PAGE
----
A mosquito sample collected in Stanislaus County has tested positive for St. Louis Encephalitis virus, according to the area’s two mosquito abatement districts. 

Like West Nile virus, most people who become infected with SLEV will never feel sick. Most people who do feel sick will have mild flu-like symptoms; a small number of people will have severe disease with headache, confusion, disorientation, and dizziness. Seizures, paralysis, coma, and sometimes death may occur. Severe disease is more likely in people who are older and those with weakened immune systems. 

SLEV is related to the West Nile virus and is transmitted via the bite of Culex mosquitoes, the same mosquitoes that transmit WNV. 

“The discovery of positive mosquito pools is a reminder that we need to continuously prevent mosquito breeding in our community. There is no specific treatment for SLEV or WNV, so it is very important that people protect themselves and their families from mosquito bites,” advises Dr. Julie Vaishampayan, Stanislaus County Public Health Officer. “We ask everyone to use mosquito repellents to protect themselves and their loved ones from mosquito-borne viruses, especially when they are outdoors.” 

Statewide, there have been 26 mosquito samples that have tested positive for SLEV this year. They are from six counties including Fresno, Imperial, Madera, Riverside, Stanislaus, and Tulare. There have been no reports of SLEV in people this year; during 2020, there were four reports of people with SLEV in California; one of these was from Stanislaus County.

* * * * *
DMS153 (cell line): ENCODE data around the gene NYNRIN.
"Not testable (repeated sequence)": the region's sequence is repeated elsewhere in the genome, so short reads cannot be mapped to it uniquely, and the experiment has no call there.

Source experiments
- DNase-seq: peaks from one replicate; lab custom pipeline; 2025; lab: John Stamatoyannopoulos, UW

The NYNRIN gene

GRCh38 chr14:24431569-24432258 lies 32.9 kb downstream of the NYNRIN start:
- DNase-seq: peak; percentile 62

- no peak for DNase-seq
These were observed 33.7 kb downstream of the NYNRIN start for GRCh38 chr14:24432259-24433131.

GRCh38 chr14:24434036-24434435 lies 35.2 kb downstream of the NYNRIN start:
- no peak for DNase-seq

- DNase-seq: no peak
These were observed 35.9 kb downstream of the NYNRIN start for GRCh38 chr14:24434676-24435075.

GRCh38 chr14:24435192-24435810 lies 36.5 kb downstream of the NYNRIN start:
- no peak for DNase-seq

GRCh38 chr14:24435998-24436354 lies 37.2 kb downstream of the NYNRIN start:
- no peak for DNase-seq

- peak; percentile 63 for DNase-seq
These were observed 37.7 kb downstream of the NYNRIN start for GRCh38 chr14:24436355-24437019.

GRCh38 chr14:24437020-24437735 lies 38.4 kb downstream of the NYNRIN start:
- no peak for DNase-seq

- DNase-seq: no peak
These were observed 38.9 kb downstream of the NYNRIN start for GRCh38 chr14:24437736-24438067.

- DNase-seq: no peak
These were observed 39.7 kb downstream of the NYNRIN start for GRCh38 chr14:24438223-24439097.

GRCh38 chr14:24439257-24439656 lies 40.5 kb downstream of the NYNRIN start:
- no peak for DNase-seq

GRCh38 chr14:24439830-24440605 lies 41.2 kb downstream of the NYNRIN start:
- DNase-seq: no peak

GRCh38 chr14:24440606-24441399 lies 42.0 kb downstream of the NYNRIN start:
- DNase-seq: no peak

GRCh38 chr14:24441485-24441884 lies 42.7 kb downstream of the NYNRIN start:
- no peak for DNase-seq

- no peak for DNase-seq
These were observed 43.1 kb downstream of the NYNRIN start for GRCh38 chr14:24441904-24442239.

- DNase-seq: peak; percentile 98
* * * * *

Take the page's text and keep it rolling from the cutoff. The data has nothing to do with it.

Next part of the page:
Merced County has not reported any mosquito samples positive for SLEV this year, so far. In previous years the county has seen this virus in mosquitoes. After a 40-plus year absence it reappeared in 2017.

WNV detection in mosquitoes is increasing; a total of 133 mosquito samples have tested positive this year in Stanislaus County. WNV has also been confirmed in two dead birds. In Merced County there has been six mosquito samples test positive for WNV and confirmed in one dead bird.

The MADs will continue with their surveillance programs identifying mosquito breeding sources and mosquito-borne disease activity. They will treat according to their surveillance results. The districts anticipate more SLEV and WNV detections in the coming months and would like to remind residents they can help by taking the following precautions: 

• Dump or drain standing water. These are places mosquitoes like to lay their eggs. 

• Defend yourself against mosquitoes by using repellents containing DEET, Picaridin, or Oil of 

Lemon Eucalyptus. 

• Avoid being outdoors at dusk and dawn. These are the times when WNV carrying mosquitoes 

are generally most active. 

• Report Neglected Swimming pools to your local mosquito abatement district. 

• Use tight-fitting door and window screens to keep mosquitoes from entering your home. 

For additional information or to request service, residents should contact their local District: Stanislaus County residents: 

• North of the Tuolumne River contact: 

Eastside Mosquito Abatement District at (209) 522-4098 (www.eastsidemosquito.com). 

• South of the Tuolumne River contact: 

Turlock Mosquito Abatement District at (209) 634-1234 (www.turlockmosquito.org) or the Merced County Mosquito Abatement District at (209) 722-1527 or visit them at www.mcmosquito.org